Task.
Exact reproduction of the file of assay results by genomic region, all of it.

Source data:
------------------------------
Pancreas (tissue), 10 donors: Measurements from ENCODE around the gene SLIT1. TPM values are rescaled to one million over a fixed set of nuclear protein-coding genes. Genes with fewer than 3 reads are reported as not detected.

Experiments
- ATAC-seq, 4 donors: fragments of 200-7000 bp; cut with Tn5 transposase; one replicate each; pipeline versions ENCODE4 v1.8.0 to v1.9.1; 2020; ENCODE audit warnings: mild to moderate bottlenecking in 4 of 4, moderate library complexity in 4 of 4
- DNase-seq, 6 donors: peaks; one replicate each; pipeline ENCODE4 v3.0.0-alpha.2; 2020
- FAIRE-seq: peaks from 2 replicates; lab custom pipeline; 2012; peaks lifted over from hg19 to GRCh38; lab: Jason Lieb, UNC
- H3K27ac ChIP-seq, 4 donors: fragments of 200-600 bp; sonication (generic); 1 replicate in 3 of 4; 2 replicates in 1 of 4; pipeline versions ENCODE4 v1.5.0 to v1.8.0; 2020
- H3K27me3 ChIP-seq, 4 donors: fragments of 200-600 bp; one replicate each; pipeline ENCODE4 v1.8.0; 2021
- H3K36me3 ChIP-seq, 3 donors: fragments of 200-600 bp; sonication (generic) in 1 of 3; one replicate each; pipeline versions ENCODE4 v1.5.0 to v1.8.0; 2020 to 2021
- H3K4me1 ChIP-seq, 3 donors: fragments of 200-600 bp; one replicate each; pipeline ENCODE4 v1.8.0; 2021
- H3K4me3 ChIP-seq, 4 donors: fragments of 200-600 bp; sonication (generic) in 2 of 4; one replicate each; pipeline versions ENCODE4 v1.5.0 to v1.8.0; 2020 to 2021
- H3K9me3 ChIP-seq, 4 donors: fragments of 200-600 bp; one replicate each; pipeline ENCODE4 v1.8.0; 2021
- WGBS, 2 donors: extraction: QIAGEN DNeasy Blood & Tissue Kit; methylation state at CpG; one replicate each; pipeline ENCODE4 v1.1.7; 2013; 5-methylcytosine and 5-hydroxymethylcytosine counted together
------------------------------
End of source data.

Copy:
Pancreas (tissue), 10 donors: Measurements from ENCODE around the gene SLIT1. TPM values are rescaled to one million over a fixed set of nuclear protein-coding genes. Genes with fewer than 3 reads are reported as not detected.

Experiments
- ATAC-seq, 4 donors: fragments of 200-7000 bp; cut with Tn5 transposase; one replicate each; pipeline versions ENCODE4 v1.8.0 to v1.9.1; 2020; ENCODE audit warnings: mild to moderate bottlenecking in 4 of 4, moderate library complexity in 4 of 4
- DNase-seq, 6 donors: peaks; one replicate each; pipeline ENCODE4 v3.0.0-alpha.2; 2020
- FAIRE-seq: peaks from 2 replicates; lab custom pipeline; 2012; peaks lifted over from hg19 to GRCh38; lab: Jason Lieb, UNC
- H3K27ac ChIP-seq, 4 donors: fragments of 200-600 bp; sonication (generic); 1 replicate in 3 of 4; 2 replicates in 1 of 4; pipeline versions ENCODE4 v1.5.0 to v1.8.0; 2020
- H3K27me3 ChIP-seq, 4 donors: fragments of 200-600 bp; one replicate each; pipeline ENCODE4 v1.8.0; 2021
- H3K36me3 ChIP-seq, 3 donors: fragments of 200-600 bp; sonication (generic) in 1 of 3; one replicate each; pipeline versions ENCODE4 v1.5.0 to v1.8.0; 2020 to 2021
- H3K4me1 ChIP-seq, 3 donors: fragments of 200-600 bp; one replicate each; pipeline ENCODE4 v1.8.0; 2021
- H3K4me3 ChIP-seq, 4 donors: fragments of 200-600 bp; sonication (generic) in 2 of 4; one replicate each; pipeline versions ENCODE4 v1.5.0 to v1.8.0; 2020 to 2021
- H3K9me3 ChIP-seq, 4 donors: fragments of 200-600 bp; one replicate each; pipeline ENCODE4 v1.8.0; 2021
- WGBS, 2 donors: extraction: QIAGEN DNeasy Blood & Tissue Kit; methylation state at CpG; one replicate each; pipeline ENCODE4 v1.1.7; 2013; 5-methylcytosine and 5-hydroxymethylcytosine counted together